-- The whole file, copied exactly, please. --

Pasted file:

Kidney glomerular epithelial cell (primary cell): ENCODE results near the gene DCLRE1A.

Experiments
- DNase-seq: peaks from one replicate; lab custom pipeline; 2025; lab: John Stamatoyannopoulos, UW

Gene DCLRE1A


Kidney glomerular epithelial cell (primary cell): ENCODE results near the gene DCLRE1A.

Experiments
- DNase-seq: peaks from one replicate; lab custom pipeline; 2025; lab: John Stamatoyannopoulos, UW

Gene DCLRE1A